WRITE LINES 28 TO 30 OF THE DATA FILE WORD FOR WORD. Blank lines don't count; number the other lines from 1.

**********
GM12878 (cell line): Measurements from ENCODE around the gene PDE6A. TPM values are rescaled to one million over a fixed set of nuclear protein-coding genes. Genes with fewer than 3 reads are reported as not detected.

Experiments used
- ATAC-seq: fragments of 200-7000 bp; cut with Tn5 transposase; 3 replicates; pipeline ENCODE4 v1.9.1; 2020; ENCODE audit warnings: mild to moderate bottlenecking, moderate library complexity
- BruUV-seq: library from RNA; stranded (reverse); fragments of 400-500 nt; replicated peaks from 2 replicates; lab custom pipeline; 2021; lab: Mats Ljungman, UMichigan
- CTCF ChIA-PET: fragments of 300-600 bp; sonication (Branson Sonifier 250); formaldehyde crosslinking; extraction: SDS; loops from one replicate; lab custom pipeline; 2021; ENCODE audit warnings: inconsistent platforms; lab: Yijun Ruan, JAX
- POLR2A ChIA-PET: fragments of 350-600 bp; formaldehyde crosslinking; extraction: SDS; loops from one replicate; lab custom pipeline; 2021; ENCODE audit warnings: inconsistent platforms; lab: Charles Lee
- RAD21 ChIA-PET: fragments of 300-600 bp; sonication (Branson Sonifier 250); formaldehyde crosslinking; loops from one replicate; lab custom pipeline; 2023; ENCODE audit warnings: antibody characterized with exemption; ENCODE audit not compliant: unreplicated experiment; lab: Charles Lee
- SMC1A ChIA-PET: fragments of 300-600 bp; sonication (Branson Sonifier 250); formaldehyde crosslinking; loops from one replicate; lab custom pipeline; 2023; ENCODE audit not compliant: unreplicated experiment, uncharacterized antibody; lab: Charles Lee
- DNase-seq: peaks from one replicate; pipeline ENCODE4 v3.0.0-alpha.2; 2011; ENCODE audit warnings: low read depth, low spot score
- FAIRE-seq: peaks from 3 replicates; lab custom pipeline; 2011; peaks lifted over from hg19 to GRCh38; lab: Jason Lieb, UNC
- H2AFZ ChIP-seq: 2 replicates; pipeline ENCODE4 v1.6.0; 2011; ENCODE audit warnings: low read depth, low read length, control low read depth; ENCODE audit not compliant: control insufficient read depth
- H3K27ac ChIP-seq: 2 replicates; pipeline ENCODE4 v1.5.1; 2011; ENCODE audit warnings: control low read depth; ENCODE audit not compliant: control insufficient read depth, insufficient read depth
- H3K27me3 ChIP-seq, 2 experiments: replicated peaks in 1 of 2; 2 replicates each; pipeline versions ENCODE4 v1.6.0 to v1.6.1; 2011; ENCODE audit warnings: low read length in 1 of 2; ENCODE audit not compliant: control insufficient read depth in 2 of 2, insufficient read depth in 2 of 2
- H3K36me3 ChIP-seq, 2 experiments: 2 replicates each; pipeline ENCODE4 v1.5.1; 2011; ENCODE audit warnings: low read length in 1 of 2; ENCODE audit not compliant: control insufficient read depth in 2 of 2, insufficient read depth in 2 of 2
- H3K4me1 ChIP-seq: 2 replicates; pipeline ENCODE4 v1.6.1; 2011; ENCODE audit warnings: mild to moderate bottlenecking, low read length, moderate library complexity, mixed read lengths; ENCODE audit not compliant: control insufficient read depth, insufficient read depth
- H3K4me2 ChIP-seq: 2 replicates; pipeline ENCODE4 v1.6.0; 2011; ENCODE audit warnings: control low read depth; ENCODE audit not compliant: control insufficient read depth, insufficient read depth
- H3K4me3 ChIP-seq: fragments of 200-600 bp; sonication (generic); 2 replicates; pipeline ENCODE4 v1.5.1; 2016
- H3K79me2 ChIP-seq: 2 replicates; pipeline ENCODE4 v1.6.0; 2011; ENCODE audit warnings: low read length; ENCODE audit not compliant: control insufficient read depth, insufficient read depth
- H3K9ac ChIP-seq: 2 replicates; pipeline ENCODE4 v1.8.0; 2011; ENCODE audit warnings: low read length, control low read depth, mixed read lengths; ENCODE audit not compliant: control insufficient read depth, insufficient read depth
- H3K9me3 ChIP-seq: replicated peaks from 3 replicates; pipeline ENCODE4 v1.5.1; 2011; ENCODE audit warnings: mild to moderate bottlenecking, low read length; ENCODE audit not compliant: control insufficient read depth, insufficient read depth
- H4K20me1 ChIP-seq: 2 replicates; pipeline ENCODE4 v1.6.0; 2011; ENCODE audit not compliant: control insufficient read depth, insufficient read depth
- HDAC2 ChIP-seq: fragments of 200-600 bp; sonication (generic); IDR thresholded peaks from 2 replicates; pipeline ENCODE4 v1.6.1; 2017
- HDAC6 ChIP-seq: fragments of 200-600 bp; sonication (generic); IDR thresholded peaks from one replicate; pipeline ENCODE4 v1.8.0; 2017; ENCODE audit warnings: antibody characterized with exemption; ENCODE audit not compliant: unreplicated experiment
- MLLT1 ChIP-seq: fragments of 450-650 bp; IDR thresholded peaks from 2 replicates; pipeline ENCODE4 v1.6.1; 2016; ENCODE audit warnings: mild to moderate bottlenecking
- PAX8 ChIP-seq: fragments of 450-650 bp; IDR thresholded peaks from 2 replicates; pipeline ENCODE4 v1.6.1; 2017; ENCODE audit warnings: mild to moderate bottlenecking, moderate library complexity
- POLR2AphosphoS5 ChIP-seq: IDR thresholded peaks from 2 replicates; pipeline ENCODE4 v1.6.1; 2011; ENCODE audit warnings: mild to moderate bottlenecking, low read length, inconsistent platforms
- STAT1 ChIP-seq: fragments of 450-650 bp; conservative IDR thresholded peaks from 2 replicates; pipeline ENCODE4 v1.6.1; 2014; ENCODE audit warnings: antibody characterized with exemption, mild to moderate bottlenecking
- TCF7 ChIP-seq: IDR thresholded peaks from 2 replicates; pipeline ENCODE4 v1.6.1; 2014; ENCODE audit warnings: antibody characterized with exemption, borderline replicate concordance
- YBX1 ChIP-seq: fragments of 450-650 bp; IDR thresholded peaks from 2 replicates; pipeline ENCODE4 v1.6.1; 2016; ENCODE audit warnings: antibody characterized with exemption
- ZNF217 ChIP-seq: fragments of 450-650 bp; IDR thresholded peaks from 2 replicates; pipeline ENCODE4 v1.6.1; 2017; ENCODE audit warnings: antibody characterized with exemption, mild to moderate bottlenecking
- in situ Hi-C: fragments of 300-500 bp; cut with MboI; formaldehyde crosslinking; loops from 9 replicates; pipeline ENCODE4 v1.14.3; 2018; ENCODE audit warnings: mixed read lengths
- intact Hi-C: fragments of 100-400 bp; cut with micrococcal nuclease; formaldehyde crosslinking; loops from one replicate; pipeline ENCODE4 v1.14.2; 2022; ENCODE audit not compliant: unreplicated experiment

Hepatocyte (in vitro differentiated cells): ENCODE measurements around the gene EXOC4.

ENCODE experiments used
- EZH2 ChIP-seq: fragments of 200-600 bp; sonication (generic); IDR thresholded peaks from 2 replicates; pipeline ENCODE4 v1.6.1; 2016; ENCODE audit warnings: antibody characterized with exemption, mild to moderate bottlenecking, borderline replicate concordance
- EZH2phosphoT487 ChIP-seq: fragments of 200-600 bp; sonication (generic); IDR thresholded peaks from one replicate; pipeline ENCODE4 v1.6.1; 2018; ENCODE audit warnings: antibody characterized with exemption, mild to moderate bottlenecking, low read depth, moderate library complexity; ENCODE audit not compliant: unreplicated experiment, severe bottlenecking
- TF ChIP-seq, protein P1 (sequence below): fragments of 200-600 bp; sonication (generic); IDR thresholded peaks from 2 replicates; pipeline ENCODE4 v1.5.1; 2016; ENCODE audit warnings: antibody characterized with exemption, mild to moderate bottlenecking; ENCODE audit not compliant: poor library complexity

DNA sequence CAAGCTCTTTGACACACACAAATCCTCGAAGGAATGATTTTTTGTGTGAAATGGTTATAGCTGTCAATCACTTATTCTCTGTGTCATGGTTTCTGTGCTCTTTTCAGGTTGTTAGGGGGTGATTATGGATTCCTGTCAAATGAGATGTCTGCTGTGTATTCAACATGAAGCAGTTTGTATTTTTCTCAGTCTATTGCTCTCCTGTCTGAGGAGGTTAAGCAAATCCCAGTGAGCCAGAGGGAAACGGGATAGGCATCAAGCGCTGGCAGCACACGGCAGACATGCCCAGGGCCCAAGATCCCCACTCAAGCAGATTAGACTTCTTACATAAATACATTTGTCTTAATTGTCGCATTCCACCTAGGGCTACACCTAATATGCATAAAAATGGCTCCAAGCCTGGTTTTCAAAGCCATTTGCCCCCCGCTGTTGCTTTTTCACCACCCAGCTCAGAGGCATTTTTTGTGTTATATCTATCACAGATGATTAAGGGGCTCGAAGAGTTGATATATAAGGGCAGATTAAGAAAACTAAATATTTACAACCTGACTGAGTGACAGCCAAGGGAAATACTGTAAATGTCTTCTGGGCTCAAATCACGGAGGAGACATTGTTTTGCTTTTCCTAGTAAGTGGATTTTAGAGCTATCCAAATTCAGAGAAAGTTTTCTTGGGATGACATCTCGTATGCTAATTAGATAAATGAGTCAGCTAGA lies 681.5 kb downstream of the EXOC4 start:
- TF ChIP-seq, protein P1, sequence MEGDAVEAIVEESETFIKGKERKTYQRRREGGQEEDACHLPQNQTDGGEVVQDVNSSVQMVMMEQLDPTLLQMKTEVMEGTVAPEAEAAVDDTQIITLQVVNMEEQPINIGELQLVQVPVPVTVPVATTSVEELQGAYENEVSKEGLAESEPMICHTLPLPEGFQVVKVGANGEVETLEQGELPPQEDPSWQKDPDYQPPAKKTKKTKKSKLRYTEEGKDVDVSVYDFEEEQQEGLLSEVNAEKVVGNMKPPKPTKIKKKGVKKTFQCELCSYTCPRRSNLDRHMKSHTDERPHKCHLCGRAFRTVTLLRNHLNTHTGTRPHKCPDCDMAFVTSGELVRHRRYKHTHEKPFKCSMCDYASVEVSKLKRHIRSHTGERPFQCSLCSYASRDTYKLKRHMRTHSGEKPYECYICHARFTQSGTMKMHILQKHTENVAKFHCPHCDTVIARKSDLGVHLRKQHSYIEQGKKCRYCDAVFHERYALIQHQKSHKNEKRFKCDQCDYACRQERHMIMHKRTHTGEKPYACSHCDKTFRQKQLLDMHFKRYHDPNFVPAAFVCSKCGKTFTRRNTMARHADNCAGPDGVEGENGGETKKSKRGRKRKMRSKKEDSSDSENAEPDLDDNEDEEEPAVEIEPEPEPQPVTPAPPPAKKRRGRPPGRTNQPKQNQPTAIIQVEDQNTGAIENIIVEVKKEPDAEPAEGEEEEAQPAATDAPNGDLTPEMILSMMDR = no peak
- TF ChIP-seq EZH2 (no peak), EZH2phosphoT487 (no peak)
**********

- TCF7 ChIP-seq: IDR thresholded peaks from 2 replicates; pipeline ENCODE4 v1.6.1; 2014; ENCODE audit warnings: antibody characterized with exemption, borderline replicate concordance
- YBX1 ChIP-seq: fragments of 450-650 bp; IDR thresholded peaks from 2 replicates; pipeline ENCODE4 v1.6.1; 2016; ENCODE audit warnings: antibody characterized with exemption
- ZNF217 ChIP-seq: fragments of 450-650 bp; IDR thresholded peaks from 2 replicates; pipeline ENCODE4 v1.6.1; 2017; ENCODE audit warnings: antibody characterized with exemption, mild to moderate bottlenecking